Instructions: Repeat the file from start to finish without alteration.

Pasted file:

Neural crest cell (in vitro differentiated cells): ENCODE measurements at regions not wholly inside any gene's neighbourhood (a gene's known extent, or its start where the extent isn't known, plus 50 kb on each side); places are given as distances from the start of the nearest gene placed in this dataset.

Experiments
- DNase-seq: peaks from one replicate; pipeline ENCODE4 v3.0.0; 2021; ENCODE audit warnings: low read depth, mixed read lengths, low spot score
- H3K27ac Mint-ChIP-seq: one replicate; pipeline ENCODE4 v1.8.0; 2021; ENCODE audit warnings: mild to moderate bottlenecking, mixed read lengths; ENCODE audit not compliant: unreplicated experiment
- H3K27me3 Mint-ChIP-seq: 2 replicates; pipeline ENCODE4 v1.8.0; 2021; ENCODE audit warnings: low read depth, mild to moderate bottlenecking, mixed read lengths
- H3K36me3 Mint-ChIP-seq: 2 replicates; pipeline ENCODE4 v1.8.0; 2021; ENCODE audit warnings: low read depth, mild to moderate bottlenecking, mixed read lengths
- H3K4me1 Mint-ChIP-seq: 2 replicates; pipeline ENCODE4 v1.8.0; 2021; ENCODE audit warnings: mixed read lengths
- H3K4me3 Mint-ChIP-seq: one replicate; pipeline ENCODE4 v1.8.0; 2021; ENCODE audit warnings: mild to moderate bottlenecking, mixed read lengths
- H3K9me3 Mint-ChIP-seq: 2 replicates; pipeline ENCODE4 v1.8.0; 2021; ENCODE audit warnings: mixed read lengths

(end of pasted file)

Neural crest cell (in vitro differentiated cells): ENCODE measurements at regions not wholly inside any gene's neighbourhood (a gene's known extent, or its start where the extent isn't known, plus 50 kb on each side); places are given as distances from the start of the nearest gene placed in this dataset.

Experiments
- DNase-seq: peaks from one replicate; pipeline ENCODE4 v3.0.0; 2021; ENCODE audit warnings: low read depth, mixed read lengths, low spot score
- H3K27ac Mint-ChIP-seq: one replicate; pipeline ENCODE4 v1.8.0; 2021; ENCODE audit warnings: mild to moderate bottlenecking, mixed read lengths; ENCODE audit not compliant: unreplicated experiment
- H3K27me3 Mint-ChIP-seq: 2 replicates; pipeline ENCODE4 v1.8.0; 2021; ENCODE audit warnings: low read depth, mild to moderate bottlenecking, mixed read lengths
- H3K36me3 Mint-ChIP-seq: 2 replicates; pipeline ENCODE4 v1.8.0; 2021; ENCODE audit warnings: low read depth, mild to moderate bottlenecking, mixed read lengths
- H3K4me1 Mint-ChIP-seq: 2 replicates; pipeline ENCODE4 v1.8.0; 2021; ENCODE audit warnings: mixed read lengths
- H3K4me3 Mint-ChIP-seq: one replicate; pipeline ENCODE4 v1.8.0; 2021; ENCODE audit warnings: mild to moderate bottlenecking, mixed read lengths
- H3K9me3 Mint-ChIP-seq: 2 replicates; pipeline ENCODE4 v1.8.0; 2021; ENCODE audit warnings: mixed read lengths